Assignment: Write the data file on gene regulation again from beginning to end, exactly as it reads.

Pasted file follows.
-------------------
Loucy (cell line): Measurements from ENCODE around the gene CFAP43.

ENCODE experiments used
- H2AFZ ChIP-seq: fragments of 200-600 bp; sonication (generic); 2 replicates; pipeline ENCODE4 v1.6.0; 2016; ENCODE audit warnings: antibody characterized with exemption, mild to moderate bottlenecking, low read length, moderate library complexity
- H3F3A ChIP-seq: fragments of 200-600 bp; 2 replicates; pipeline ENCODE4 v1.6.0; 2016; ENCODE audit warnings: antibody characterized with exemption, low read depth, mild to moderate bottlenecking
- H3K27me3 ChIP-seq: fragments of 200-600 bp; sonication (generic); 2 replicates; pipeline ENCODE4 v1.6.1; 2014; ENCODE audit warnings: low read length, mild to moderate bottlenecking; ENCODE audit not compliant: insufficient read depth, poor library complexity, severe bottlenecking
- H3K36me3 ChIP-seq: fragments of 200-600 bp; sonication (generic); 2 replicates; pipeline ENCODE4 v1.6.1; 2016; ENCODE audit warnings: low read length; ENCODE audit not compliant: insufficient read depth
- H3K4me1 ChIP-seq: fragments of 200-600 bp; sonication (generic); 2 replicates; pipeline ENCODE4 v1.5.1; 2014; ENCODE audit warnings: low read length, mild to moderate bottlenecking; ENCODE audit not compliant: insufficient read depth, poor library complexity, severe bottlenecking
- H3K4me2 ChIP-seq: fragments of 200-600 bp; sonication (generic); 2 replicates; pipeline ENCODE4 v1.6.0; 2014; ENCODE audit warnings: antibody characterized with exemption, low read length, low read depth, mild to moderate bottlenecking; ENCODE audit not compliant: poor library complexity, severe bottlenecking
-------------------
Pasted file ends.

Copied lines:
Loucy (cell line): Measurements from ENCODE around the gene CFAP43.

ENCODE experiments used
- H2AFZ ChIP-seq: fragments of 200-600 bp; sonication (generic); 2 replicates; pipeline ENCODE4 v1.6.0; 2016; ENCODE audit warnings: antibody characterized with exemption, mild to moderate bottlenecking, low read length, moderate library complexity
- H3F3A ChIP-seq: fragments of 200-600 bp; 2 replicates; pipeline ENCODE4 v1.6.0; 2016; ENCODE audit warnings: antibody characterized with exemption, low read depth, mild to moderate bottlenecking
- H3K27me3 ChIP-seq: fragments of 200-600 bp; sonication (generic); 2 replicates; pipeline ENCODE4 v1.6.1; 2014; ENCODE audit warnings: low read length, mild to moderate bottlenecking; ENCODE audit not compliant: insufficient read depth, poor library complexity, severe bottlenecking
- H3K36me3 ChIP-seq: fragments of 200-600 bp; sonication (generic); 2 replicates; pipeline ENCODE4 v1.6.1; 2016; ENCODE audit warnings: low read length; ENCODE audit not compliant: insufficient read depth
- H3K4me1 ChIP-seq: fragments of 200-600 bp; sonication (generic); 2 replicates; pipeline ENCODE4 v1.5.1; 2014; ENCODE audit warnings: low read length, mild to moderate bottlenecking; ENCODE audit not compliant: insufficient read depth, poor library complexity, severe bottlenecking
- H3K4me2 ChIP-seq: fragments of 200-600 bp; sonication (generic); 2 replicates; pipeline ENCODE4 v1.6.0; 2014; ENCODE audit warnings: antibody characterized with exemption, low read length, low read depth, mild to moderate bottlenecking; ENCODE audit not compliant: poor library complexity, severe bottlenecking